Tag Archives: America

We have two American flags always: one for the rich and one for the poor. When the rich fly it means that things are under control; when the poor fly it means danger, revolution, anarchy.

Henry Miller

“I use dreams, the subconscious, and the real objects, and I open up the body and use organs, and I sink them into words, and I ritualize them and fuse them into events. I guess poetry is like a festival. Everything can be transformed. The street becomes something else, the subways is something else, everything at a festival is disguised as something else. Everything changes: the look of a person changes, their intentions change, the attitudes are different, experiences are fiercer. Voices become other voices. So that’s what I do now in my poetry. I keep making connections. I try not to wade in the shallow water of shallowness and I try not to get stuck in the mud of art council standards and the spectators’ demand for messages. It’s called multiplication, division, and subtraction.”
– Jayne Cortez

Shut Up – Shut Down

20131010-112441.jpgSurprisingly, this journey often renders us clueless when it comes to events in the “news.” Although we are in close proximity to some of the most developed and longest settled parts of the US, our phones rarely get service and we experience long breaks in contact from media-mediated life.

Imagine our surprise last week arriving at Shenandoah National Park, and finding it completely deserted. During October’s “leaf season” the park receives 240,000 visitors using walking trails, scenic roads, campsites, cabins, motels, waysides, and taprooms. The Appalachian Trail crosses scenic Skyline Drive more than 20 times, so a thru-hiker’s experience is typically social, crossing roads and having access to car-culture, restaurant meals, laundry, showers and beers.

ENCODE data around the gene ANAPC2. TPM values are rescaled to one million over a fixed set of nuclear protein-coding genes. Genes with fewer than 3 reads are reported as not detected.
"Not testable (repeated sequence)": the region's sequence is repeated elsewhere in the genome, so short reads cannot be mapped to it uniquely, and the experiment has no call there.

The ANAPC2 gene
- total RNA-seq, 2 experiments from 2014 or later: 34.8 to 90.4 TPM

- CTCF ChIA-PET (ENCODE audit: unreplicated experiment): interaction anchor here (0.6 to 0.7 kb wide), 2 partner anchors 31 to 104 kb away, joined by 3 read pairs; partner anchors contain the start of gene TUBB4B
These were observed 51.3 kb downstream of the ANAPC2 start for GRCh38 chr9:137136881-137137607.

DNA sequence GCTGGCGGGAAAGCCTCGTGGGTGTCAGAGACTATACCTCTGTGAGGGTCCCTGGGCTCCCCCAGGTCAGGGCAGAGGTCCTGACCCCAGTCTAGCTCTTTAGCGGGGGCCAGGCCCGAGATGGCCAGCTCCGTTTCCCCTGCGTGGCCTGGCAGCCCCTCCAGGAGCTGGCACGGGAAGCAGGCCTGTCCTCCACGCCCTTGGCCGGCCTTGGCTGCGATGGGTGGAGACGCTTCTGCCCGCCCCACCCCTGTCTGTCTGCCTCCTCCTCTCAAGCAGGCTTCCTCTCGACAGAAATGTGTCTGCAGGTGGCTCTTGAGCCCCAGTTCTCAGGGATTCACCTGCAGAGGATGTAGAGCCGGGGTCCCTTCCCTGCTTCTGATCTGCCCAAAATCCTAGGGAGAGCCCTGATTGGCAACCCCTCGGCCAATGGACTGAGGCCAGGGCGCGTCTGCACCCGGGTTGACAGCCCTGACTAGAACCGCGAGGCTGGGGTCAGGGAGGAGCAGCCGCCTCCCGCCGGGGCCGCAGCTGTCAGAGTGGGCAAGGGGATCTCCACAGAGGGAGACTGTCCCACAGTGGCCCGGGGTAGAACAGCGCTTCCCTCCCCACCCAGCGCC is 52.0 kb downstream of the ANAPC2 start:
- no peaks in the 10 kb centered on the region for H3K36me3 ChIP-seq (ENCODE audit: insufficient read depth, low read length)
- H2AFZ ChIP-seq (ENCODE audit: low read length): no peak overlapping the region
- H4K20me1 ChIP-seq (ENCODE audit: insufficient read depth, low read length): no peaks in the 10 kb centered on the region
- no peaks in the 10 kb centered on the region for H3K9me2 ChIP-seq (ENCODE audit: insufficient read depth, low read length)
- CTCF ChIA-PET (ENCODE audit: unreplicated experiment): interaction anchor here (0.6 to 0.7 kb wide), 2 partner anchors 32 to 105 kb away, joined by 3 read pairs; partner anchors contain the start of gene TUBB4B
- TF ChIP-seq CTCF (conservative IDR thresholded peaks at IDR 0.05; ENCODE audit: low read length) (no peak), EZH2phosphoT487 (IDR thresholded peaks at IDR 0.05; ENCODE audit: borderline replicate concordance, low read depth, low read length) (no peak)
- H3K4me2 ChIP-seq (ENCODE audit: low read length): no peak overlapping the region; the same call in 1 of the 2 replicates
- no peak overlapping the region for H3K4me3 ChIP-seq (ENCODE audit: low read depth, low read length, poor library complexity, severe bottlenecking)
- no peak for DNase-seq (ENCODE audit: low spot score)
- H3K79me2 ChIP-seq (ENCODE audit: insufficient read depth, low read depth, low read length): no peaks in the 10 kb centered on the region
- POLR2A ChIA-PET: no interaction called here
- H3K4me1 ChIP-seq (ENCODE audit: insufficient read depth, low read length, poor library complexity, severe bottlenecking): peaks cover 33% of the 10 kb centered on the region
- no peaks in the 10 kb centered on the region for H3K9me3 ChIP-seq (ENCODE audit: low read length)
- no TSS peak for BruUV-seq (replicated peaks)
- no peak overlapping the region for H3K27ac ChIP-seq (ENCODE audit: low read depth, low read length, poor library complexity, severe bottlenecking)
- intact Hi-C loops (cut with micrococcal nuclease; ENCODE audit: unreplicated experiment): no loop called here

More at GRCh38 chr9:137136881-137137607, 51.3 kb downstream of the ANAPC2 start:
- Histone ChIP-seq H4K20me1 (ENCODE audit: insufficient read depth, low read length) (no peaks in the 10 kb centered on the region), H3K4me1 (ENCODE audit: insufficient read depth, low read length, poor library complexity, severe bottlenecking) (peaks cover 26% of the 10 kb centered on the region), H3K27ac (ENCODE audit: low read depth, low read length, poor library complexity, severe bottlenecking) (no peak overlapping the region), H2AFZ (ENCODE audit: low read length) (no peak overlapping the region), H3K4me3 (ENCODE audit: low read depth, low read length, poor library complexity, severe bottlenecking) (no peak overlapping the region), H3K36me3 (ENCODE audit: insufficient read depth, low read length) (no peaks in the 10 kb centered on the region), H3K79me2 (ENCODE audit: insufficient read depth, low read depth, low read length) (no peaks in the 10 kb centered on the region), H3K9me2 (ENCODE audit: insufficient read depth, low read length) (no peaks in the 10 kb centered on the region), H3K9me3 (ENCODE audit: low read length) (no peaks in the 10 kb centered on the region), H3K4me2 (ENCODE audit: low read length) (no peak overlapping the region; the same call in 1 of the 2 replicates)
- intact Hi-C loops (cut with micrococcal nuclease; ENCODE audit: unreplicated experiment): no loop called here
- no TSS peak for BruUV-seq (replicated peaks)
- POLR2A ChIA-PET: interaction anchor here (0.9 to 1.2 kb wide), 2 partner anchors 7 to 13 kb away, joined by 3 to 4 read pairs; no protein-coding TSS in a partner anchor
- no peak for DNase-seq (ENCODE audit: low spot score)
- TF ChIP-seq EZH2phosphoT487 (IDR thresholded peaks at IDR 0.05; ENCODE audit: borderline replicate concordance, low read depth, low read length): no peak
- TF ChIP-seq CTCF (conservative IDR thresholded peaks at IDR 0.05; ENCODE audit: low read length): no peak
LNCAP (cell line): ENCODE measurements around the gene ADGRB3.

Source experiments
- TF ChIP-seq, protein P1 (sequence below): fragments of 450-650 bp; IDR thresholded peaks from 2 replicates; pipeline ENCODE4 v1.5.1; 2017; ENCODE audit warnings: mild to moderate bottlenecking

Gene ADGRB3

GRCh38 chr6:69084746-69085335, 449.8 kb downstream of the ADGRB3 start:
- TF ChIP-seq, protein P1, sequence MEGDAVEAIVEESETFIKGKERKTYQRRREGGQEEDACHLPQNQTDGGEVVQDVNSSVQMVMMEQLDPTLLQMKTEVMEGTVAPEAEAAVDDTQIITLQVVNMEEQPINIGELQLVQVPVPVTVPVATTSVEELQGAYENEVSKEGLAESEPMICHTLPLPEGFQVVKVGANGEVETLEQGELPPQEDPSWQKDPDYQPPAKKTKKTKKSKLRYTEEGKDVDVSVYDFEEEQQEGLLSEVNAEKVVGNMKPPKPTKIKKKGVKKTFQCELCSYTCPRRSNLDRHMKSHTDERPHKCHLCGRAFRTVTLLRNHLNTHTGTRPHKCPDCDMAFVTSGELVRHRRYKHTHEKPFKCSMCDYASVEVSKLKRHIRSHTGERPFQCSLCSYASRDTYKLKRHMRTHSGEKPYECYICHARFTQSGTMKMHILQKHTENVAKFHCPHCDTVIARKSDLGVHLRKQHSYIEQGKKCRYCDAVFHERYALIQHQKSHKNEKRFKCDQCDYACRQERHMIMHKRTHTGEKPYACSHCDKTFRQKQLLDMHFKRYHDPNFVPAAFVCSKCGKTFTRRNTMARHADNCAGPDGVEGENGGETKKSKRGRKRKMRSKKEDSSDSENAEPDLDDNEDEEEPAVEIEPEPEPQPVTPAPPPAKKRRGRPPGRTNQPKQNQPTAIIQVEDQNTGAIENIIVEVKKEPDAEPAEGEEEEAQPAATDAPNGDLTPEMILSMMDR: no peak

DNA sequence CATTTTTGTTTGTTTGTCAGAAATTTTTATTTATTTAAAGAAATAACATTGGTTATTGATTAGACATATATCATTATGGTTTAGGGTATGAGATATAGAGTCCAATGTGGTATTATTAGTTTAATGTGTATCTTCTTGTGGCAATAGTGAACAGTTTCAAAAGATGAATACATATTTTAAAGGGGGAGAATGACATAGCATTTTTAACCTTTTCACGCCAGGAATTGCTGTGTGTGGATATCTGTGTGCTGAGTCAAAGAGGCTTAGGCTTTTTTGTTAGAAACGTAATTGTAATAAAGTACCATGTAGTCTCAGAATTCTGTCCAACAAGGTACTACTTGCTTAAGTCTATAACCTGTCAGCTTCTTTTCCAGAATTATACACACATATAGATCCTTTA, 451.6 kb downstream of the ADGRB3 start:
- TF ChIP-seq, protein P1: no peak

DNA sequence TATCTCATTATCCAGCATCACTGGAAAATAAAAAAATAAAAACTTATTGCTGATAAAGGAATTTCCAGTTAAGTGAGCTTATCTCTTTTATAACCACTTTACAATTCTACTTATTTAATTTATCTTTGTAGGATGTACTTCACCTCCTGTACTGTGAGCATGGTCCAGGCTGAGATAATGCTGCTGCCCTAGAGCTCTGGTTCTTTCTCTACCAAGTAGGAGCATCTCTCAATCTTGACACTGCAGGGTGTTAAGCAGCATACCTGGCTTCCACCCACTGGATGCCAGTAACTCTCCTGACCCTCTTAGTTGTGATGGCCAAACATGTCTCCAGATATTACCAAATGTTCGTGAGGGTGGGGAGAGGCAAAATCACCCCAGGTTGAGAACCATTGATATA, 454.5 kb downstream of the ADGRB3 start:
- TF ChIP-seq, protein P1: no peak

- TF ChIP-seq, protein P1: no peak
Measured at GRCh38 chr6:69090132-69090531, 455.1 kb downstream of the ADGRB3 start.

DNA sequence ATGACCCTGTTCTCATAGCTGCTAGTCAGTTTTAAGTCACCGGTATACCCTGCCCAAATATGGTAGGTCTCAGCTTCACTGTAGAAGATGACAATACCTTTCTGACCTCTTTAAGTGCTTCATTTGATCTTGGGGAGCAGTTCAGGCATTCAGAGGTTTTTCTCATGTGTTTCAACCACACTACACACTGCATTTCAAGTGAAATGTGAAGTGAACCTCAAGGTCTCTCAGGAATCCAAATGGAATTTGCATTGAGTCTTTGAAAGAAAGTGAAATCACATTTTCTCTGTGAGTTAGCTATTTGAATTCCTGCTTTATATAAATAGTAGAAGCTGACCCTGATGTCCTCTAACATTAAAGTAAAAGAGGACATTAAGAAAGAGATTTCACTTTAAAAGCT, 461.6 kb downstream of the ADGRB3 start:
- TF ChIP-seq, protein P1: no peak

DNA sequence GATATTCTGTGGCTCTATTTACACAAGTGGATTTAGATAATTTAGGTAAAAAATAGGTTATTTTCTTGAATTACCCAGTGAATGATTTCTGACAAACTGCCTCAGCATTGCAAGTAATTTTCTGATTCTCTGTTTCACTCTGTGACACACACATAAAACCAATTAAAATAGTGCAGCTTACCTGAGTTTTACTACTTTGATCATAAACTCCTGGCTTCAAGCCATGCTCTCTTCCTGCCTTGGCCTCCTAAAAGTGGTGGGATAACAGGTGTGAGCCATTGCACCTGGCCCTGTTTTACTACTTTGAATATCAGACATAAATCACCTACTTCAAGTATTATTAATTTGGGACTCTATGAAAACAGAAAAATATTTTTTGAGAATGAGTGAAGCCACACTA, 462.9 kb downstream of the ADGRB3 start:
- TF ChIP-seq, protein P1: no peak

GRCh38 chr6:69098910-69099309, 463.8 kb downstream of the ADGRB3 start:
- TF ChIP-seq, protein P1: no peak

Our experience was markedly different. We walked on deserted Skyline drive, cowboy camped at outlooks, stayed in abandoned shelters, and stopped at shuttered waysides to fill up on water and tap power with nary a beer in sight. In the end, we saw more bears than humans.

Having the park to ourselves was an unexpected gift, but one that came with a cost.

Entering Wanesboro after seven days of silence we have had a chance to hear the reasoning behind this goverment shutdown. The finger pointing and ineptitude of law makers is astounding; their selfishness and self-aggrandizement is shameful. This theatre of distraction is not what defines us, and these talking heads do not reflect our collective voice. The noise of the media – the epic drama of political power – dehumanizes us all.

Returning to mediated life was a rude awakening from a sublime dream – the spell was broken by a string of curses that sounded like car crashes, like an alarm going off or a siren signalling a fire. 

After walking through 11 states and sharing the trail with veterans of various wars, retirees, highschool and college students and graduates, teachers, artists, doctors, engineers, mechanics, grocery clerks and people from all walks of life, I can say these politicians do not represent the shared vision of America I have seen.

The Appalachian Trail is a publicly stewarded resource that facilitates the best expression I’ve seen of a true Union. The trail is a sovereign state – one where care and respect of one’s self and others allows for a self-governing system. Individuals can surpass menial judgments and meaningless divisions of class, stature, or success while simultaneously expressing values of personal responsibility, kindness, and adventure. The AT represents an autonomous society where unexpected kindness from strangers – personal gifts of time and resources – are far more valuable than any currency.

How can we speak to you, America? How can we change the voice we hear broadcast on every station, from every television and device- the alien voice dominating our shared narrative- into our own? How can we turn this desperate cry into a song we share? How can we sing together, America?

Freedom, Forever

20130903-154255.jpgPrisons exist to remind us that all of architecture, all of society in fact, is a prison. Look at this guy – bummed behind bars. It made me feel a little better after I read that all the animals in the Bear Mountain trailside zoo were rescued from poor domestic situations or were handicapped. The problem is they were almost all injured as the result of human actions, even if it was accidental.

Our species-specific arrogance dooms us to be dicks, at least to the non human inhabitants of this world, not to mention how we treat each other. Welcome to the human condition, bald eagle dude. What’s up with that?